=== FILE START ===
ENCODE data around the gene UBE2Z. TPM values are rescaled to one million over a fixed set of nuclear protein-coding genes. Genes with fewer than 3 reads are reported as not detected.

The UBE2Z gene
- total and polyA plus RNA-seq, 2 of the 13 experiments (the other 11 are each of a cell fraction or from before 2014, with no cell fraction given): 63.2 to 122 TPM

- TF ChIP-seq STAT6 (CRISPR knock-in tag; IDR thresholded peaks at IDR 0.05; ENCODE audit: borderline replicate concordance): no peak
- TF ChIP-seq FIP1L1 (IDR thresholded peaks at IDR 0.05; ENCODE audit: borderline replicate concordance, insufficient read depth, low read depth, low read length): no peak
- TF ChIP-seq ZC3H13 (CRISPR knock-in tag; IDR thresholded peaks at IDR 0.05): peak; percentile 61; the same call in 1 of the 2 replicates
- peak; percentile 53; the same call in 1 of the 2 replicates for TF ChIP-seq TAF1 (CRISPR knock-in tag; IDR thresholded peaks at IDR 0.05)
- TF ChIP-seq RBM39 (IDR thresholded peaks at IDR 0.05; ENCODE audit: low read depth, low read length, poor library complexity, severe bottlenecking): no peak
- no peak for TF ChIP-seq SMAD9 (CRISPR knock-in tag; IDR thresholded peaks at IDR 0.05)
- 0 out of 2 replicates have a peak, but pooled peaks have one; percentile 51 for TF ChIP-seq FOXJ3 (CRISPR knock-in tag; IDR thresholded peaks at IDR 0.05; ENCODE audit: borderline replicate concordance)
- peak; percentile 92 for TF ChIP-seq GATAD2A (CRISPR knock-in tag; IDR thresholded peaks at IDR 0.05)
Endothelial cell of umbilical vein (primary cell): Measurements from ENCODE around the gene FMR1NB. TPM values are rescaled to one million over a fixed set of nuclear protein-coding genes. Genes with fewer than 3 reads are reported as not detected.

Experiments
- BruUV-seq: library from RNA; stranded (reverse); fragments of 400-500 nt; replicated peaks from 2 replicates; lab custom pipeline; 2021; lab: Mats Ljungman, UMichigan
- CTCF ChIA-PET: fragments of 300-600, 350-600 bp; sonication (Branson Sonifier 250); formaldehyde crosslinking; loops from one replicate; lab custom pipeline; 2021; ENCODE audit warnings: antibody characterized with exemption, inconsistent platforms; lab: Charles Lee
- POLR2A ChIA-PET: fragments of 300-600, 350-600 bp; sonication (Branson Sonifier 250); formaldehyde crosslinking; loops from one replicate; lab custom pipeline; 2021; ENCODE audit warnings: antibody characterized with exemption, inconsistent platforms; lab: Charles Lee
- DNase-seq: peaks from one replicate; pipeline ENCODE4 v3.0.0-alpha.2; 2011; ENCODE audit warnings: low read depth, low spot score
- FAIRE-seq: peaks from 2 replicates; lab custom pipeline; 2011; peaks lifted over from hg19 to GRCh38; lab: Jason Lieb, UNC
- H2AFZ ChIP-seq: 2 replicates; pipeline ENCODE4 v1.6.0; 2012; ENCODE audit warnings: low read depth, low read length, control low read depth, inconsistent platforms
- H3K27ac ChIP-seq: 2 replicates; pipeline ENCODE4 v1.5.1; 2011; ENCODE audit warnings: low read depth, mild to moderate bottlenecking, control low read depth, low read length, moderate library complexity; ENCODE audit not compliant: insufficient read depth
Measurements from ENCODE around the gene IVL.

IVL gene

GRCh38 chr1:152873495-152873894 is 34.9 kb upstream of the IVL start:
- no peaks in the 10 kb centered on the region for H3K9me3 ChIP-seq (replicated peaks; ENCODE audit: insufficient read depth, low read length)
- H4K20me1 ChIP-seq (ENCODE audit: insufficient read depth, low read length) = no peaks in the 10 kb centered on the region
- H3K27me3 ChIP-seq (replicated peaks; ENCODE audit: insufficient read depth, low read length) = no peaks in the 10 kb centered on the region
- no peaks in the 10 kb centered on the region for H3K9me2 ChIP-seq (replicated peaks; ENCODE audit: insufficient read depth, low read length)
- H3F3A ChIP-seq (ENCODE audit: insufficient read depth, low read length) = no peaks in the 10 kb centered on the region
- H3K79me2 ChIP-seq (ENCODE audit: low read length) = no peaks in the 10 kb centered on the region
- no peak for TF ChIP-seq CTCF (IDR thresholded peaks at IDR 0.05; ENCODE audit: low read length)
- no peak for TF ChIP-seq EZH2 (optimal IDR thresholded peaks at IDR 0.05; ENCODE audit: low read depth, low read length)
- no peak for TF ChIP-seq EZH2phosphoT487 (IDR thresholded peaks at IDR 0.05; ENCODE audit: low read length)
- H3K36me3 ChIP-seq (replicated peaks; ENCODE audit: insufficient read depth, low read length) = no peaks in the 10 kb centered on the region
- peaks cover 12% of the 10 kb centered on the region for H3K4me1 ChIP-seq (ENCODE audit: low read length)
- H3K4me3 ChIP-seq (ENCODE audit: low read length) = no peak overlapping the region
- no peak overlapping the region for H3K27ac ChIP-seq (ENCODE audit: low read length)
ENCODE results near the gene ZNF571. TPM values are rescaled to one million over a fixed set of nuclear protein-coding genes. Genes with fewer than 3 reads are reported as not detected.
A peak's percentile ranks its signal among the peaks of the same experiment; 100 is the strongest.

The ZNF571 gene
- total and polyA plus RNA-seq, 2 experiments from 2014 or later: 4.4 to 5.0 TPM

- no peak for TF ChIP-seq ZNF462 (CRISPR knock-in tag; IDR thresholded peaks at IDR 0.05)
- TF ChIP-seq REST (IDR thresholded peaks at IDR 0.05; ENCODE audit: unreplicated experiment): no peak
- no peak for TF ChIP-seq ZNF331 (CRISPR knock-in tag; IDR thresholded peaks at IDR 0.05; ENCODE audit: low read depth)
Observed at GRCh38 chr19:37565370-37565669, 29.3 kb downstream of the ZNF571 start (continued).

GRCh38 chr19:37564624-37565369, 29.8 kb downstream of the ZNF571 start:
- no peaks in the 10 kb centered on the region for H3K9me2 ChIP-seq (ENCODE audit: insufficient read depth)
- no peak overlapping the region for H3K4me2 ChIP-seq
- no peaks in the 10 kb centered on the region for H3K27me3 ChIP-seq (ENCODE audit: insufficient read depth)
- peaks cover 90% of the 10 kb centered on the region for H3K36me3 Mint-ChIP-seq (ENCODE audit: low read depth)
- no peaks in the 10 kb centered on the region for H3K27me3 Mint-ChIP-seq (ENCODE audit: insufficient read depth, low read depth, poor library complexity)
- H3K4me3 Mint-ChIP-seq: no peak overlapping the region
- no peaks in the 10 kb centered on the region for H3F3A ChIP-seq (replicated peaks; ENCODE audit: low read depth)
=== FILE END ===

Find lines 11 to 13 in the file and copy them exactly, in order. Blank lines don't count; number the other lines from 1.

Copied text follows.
- peak; percentile 92 for TF ChIP-seq GATAD2A (CRISPR knock-in tag; IDR thresholded peaks at IDR 0.05)
Endothelial cell of umbilical vein (primary cell): Measurements from ENCODE around the gene FMR1NB. TPM values are rescaled to one million over a fixed set of nuclear protein-coding genes. Genes with fewer than 3 reads are reported as not detected.

Experiments